Noack will now have the opportunity to make all of his hiring decisions in total secrecy with the exception that two non-elected individuals, the County Budget Director and the County Human Resources Director, will have some input (but not any sort of final decision power).

Montgomery County Treasurer Melanie Pryor Bush issued a written letter to the Commissioners Court on Monday, June 10, in which she stated her opposition to Noack’s proposal:

“Regarding Item 9 F 1 on the consent agenda of tomorrow’s court, why would it be ethical for you gentlemen to be able to make whatever changes to your office’s staffing that are budget neutral to “this year’s budget” without bringing it to the full court, but your fellow elected officials are not? According to the state structure we are equal, the difference is that you approve our budgets. What is good for the goose should be good for the gander. That is ethical. That is right. Whatever policies your fellow elected officials are held to, ethically should apply to you. That is right.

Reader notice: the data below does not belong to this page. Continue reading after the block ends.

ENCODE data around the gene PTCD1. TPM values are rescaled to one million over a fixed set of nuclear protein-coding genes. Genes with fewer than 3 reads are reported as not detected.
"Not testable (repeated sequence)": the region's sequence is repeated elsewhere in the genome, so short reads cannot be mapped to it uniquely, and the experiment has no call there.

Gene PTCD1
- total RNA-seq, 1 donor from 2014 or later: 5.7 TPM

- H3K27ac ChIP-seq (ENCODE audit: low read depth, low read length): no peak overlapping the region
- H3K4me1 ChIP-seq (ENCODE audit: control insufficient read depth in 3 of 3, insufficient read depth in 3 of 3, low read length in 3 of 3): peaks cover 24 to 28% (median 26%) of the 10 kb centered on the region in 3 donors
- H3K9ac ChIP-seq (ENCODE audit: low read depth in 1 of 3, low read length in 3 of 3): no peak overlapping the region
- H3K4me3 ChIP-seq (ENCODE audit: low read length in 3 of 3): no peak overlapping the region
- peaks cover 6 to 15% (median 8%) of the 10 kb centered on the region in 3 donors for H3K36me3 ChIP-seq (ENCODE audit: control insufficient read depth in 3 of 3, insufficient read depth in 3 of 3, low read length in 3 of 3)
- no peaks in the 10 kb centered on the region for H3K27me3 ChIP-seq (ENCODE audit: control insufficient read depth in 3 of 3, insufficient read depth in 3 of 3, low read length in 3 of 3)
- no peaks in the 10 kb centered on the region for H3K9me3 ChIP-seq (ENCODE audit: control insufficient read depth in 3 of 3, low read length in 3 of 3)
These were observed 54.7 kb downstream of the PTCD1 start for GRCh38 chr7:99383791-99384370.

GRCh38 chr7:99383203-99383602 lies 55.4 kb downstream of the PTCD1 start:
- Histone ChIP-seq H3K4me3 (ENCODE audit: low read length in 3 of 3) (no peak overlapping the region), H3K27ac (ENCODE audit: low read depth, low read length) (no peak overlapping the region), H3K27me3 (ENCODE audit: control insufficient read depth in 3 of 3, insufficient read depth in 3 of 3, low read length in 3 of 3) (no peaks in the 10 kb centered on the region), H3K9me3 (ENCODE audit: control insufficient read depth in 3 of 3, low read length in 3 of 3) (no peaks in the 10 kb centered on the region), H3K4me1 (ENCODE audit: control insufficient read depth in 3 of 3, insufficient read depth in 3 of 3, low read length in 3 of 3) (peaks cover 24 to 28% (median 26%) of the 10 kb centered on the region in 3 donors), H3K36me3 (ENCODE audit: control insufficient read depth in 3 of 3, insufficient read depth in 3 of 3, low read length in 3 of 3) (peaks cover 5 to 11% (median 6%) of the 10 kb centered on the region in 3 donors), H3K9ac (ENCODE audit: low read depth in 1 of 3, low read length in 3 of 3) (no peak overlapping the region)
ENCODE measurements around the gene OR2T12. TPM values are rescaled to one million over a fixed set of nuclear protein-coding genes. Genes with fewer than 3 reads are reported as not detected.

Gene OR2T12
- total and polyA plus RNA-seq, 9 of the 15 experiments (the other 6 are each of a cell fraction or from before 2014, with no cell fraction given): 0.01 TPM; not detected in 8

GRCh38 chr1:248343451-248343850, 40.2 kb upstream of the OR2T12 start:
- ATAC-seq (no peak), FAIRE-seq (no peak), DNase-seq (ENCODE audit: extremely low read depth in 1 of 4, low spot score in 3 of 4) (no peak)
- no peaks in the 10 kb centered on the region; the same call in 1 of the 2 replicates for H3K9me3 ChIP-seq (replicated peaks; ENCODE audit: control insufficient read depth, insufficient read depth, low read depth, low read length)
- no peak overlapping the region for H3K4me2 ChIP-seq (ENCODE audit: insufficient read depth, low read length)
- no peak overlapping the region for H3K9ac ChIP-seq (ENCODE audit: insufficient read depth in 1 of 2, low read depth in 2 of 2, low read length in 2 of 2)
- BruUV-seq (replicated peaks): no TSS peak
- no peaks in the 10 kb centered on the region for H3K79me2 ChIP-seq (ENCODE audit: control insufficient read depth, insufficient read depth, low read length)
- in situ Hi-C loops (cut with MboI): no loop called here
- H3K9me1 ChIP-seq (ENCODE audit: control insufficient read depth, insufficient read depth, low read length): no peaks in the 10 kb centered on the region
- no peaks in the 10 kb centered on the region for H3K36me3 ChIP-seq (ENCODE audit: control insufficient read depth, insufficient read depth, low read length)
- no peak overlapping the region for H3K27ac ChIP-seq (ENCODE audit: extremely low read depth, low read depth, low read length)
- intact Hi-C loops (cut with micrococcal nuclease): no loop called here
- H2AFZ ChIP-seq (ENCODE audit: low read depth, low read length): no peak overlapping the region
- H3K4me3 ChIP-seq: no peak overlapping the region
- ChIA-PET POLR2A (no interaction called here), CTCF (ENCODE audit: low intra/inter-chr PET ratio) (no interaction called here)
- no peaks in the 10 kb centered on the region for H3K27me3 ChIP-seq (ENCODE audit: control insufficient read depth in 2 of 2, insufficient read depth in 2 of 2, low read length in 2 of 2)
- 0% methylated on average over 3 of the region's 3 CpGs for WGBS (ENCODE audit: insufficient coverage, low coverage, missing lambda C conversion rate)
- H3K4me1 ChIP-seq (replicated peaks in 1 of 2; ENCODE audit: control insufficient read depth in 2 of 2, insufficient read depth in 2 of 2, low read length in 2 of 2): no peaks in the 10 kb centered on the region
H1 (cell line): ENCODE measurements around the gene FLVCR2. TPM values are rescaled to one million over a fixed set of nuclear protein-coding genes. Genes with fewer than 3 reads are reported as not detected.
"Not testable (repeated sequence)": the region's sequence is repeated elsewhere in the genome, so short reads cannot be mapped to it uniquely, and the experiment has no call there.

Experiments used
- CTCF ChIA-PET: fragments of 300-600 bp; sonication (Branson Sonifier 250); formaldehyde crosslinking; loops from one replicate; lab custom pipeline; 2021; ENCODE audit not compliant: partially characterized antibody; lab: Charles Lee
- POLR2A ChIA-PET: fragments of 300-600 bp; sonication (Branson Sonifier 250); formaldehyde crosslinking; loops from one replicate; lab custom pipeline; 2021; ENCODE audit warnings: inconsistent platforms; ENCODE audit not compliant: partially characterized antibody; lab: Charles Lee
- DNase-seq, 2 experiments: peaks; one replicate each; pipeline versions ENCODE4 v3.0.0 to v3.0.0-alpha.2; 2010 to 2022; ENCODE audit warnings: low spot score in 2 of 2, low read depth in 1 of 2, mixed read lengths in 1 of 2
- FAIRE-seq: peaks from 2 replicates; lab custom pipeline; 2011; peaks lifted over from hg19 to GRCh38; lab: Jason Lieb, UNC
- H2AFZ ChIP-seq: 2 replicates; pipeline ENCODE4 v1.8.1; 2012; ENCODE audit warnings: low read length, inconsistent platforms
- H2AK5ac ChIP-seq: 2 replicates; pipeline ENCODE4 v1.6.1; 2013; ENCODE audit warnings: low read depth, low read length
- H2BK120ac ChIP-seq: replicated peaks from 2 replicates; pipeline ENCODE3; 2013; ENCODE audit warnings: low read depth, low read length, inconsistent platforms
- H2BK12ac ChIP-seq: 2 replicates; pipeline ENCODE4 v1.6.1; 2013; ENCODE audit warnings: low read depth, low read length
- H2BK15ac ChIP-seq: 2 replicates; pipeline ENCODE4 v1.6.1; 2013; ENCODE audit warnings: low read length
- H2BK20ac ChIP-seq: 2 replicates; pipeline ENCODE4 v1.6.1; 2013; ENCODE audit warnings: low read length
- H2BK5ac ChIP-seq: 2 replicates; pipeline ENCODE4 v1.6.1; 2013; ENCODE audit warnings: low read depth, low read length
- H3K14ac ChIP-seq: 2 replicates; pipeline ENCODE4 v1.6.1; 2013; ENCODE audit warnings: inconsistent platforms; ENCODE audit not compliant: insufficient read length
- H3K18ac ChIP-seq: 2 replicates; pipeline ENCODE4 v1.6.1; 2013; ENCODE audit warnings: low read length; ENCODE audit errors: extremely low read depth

“This policy would be open to massive abuse. A change could be made that is budget neutral this year but that causes massive ramifications for next budget year. You would never allow your fellow elected officials to do this without your approval. Why should you? This policy would be the opposite of transparent and open government.

“Gentlemen, our county has a real opportunity to shift the course we have been on for decades – to look at all of our processes and procedures and to do the right thing, the ethical thing and to raise the bar for counties across the state. Please stand tall and proud by making the ethical choice in Court, not just the easy or convenient, legally-allowed choice. Make the right choice and either remove this item or vote it down.”